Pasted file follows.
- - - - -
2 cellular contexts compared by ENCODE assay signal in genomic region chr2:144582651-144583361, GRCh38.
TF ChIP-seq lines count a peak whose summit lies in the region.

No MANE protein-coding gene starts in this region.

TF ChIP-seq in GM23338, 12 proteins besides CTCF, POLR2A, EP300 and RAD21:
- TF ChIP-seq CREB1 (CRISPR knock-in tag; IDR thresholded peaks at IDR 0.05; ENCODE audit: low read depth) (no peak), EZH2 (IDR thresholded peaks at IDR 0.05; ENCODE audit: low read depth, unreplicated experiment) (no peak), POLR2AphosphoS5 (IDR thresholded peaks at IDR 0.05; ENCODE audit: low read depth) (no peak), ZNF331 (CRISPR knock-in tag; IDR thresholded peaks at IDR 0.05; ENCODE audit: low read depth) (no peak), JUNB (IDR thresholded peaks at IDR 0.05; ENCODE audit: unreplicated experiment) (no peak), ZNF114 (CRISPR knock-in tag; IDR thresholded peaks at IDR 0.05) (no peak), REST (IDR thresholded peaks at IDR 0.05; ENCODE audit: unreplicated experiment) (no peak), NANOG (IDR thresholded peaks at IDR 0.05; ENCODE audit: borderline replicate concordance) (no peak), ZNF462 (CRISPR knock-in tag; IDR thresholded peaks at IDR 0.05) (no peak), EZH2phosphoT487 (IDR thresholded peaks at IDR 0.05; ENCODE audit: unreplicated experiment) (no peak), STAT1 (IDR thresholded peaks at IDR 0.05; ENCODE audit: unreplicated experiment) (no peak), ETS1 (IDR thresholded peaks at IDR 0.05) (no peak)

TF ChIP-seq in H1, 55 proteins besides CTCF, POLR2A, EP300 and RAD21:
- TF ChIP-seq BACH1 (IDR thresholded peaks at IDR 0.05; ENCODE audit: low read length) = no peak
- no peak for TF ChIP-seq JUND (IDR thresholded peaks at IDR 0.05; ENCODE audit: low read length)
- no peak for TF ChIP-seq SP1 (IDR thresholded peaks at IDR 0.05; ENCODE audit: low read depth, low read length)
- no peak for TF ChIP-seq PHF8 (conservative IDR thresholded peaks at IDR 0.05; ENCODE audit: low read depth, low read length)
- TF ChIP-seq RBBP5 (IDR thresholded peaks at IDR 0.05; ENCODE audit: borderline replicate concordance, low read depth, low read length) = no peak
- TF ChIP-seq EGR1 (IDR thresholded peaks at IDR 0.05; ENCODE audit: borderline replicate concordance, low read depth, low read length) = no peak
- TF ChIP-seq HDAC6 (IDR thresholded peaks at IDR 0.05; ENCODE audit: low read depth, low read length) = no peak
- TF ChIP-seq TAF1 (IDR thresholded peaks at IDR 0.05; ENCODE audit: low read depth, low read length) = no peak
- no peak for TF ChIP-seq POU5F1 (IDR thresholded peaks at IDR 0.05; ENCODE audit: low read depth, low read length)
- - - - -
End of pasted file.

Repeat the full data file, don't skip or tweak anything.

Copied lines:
2 cellular contexts compared by ENCODE assay signal in genomic region chr2:144582651-144583361, GRCh38.
TF ChIP-seq lines count a peak whose summit lies in the region.

No MANE protein-coding gene starts in this region.

TF ChIP-seq in GM23338, 12 proteins besides CTCF, POLR2A, EP300 and RAD21:
- TF ChIP-seq CREB1 (CRISPR knock-in tag; IDR thresholded peaks at IDR 0.05; ENCODE audit: low read depth) (no peak), EZH2 (IDR thresholded peaks at IDR 0.05; ENCODE audit: low read depth, unreplicated experiment) (no peak), POLR2AphosphoS5 (IDR thresholded peaks at IDR 0.05; ENCODE audit: low read depth) (no peak), ZNF331 (CRISPR knock-in tag; IDR thresholded peaks at IDR 0.05; ENCODE audit: low read depth) (no peak), JUNB (IDR thresholded peaks at IDR 0.05; ENCODE audit: unreplicated experiment) (no peak), ZNF114 (CRISPR knock-in tag; IDR thresholded peaks at IDR 0.05) (no peak), REST (IDR thresholded peaks at IDR 0.05; ENCODE audit: unreplicated experiment) (no peak), NANOG (IDR thresholded peaks at IDR 0.05; ENCODE audit: borderline replicate concordance) (no peak), ZNF462 (CRISPR knock-in tag; IDR thresholded peaks at IDR 0.05) (no peak), EZH2phosphoT487 (IDR thresholded peaks at IDR 0.05; ENCODE audit: unreplicated experiment) (no peak), STAT1 (IDR thresholded peaks at IDR 0.05; ENCODE audit: unreplicated experiment) (no peak), ETS1 (IDR thresholded peaks at IDR 0.05) (no peak)

TF ChIP-seq in H1, 55 proteins besides CTCF, POLR2A, EP300 and RAD21:
- TF ChIP-seq BACH1 (IDR thresholded peaks at IDR 0.05; ENCODE audit: low read length) = no peak
- no peak for TF ChIP-seq JUND (IDR thresholded peaks at IDR 0.05; ENCODE audit: low read length)
- no peak for TF ChIP-seq SP1 (IDR thresholded peaks at IDR 0.05; ENCODE audit: low read depth, low read length)
- no peak for TF ChIP-seq PHF8 (conservative IDR thresholded peaks at IDR 0.05; ENCODE audit: low read depth, low read length)
- TF ChIP-seq RBBP5 (IDR thresholded peaks at IDR 0.05; ENCODE audit: borderline replicate concordance, low read depth, low read length) = no peak
- TF ChIP-seq EGR1 (IDR thresholded peaks at IDR 0.05; ENCODE audit: borderline replicate concordance, low read depth, low read length) = no peak
- TF ChIP-seq HDAC6 (IDR thresholded peaks at IDR 0.05; ENCODE audit: low read depth, low read length) = no peak
- TF ChIP-seq TAF1 (IDR thresholded peaks at IDR 0.05; ENCODE audit: low read depth, low read length) = no peak
- no peak for TF ChIP-seq POU5F1 (IDR thresholded peaks at IDR 0.05; ENCODE audit: low read depth, low read length)